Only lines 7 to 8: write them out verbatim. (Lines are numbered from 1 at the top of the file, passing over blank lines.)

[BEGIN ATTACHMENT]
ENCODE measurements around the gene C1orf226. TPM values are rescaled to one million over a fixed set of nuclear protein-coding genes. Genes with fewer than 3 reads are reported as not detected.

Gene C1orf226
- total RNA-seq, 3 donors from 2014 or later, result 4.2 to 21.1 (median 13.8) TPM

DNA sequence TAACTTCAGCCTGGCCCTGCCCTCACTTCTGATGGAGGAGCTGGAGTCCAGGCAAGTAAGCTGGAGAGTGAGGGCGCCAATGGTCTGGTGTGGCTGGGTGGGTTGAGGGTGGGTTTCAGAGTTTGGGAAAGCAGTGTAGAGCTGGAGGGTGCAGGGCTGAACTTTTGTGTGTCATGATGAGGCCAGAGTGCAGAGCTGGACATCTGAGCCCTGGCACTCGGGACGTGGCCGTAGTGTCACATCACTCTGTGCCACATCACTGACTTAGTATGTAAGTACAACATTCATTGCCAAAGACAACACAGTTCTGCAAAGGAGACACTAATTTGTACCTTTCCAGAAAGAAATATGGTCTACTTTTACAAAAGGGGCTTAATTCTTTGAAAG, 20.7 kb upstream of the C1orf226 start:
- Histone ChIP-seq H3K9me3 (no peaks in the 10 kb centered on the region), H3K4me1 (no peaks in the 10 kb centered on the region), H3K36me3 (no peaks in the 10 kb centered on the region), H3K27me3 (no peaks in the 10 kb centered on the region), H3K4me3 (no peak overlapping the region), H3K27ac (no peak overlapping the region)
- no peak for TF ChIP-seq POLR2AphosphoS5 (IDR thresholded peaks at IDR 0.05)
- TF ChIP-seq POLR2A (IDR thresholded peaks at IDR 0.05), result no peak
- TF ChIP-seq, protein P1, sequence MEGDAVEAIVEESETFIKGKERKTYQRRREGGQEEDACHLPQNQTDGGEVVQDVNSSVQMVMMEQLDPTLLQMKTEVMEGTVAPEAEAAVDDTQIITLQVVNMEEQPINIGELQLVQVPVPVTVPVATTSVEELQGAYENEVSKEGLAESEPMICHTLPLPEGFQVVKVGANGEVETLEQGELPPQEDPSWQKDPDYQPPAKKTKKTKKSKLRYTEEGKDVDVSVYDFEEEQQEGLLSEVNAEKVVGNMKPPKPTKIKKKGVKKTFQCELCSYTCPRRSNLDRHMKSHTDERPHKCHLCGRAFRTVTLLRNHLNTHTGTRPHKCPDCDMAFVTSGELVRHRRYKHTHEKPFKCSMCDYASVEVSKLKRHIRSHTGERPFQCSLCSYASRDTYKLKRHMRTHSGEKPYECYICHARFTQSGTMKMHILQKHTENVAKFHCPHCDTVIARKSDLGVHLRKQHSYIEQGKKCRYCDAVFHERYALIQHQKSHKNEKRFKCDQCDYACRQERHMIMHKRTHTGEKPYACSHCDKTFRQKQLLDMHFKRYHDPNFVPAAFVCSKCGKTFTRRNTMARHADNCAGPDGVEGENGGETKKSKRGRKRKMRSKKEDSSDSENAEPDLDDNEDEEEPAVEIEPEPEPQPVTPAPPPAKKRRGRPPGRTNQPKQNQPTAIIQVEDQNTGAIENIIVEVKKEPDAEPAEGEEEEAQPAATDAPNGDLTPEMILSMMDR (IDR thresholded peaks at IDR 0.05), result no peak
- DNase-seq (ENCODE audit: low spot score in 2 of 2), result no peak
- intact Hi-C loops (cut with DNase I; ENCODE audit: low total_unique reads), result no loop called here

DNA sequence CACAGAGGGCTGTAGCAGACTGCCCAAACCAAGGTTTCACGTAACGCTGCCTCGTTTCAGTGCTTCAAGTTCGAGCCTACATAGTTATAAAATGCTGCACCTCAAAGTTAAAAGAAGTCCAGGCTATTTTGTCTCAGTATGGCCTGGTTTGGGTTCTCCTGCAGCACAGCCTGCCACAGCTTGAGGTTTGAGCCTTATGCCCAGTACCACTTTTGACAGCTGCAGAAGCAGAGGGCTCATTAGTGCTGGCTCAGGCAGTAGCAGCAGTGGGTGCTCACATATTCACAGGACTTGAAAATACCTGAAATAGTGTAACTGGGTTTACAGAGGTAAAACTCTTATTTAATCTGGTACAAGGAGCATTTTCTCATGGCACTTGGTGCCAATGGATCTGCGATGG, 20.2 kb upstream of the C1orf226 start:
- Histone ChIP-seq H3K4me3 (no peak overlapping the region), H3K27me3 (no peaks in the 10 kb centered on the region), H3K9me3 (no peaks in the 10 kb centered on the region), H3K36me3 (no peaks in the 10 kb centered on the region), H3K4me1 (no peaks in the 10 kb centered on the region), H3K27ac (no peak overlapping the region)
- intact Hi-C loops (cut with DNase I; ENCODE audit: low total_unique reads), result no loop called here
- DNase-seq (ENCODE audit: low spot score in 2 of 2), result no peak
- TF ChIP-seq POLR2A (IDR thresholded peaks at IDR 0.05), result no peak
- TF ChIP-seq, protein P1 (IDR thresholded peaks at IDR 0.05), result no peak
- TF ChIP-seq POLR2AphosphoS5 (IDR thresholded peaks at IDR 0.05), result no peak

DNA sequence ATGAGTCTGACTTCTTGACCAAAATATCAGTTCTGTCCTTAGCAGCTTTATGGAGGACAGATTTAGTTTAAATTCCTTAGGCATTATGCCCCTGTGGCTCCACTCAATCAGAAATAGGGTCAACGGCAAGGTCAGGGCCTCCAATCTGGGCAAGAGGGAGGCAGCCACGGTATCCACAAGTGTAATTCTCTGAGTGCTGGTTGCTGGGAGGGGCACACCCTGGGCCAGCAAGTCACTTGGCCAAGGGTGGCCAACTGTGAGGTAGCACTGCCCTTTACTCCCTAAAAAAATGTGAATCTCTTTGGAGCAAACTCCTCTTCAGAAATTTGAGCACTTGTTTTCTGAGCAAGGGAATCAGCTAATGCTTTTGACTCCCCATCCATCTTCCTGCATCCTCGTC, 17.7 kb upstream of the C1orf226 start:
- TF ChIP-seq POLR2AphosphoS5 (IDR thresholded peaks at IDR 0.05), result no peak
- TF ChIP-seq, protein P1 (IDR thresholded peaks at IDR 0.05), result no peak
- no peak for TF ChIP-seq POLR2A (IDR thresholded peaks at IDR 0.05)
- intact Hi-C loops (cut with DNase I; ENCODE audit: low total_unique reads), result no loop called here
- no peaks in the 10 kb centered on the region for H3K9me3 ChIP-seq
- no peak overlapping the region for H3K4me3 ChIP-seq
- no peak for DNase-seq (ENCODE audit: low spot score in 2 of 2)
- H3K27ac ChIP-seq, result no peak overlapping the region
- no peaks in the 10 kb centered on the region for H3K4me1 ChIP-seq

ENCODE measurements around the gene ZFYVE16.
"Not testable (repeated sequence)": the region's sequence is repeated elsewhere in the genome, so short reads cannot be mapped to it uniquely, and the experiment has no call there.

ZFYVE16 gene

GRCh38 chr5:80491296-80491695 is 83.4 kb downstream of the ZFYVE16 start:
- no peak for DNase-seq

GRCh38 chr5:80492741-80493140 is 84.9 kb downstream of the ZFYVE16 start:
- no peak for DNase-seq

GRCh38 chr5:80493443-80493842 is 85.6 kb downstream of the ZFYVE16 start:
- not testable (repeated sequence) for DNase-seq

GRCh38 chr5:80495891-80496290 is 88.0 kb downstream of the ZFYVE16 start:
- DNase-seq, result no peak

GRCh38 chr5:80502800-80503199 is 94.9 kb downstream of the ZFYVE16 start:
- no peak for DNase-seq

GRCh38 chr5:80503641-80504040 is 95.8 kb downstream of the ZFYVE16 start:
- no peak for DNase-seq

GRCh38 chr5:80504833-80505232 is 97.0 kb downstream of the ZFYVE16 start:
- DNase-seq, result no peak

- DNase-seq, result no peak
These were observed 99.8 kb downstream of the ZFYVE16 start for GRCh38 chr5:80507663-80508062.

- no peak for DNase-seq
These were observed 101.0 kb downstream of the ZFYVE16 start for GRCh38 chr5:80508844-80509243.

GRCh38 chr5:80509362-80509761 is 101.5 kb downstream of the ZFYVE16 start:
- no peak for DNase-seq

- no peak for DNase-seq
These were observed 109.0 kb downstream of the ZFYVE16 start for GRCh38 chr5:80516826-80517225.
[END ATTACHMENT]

- TF ChIP-seq POLR2A (IDR thresholded peaks at IDR 0.05), result no peak
- TF ChIP-seq, protein P1, sequence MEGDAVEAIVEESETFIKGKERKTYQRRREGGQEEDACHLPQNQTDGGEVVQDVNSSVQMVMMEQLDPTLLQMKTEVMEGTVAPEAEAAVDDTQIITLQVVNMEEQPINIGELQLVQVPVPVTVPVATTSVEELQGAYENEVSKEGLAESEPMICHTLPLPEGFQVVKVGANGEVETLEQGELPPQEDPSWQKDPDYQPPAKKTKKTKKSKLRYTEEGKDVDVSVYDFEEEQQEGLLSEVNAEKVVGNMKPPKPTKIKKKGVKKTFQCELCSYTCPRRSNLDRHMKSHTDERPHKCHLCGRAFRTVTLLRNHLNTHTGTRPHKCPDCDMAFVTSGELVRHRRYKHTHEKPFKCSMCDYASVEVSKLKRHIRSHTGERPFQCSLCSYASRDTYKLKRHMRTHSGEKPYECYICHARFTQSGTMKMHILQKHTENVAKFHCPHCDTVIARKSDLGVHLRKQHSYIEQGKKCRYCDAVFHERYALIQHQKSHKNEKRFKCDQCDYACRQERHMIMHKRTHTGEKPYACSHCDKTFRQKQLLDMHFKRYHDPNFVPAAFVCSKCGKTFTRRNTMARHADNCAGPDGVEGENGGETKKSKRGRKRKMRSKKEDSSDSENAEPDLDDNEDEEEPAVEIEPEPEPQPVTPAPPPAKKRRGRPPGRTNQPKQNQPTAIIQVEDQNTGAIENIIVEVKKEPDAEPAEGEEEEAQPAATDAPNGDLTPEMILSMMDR (IDR thresholded peaks at IDR 0.05), result no peak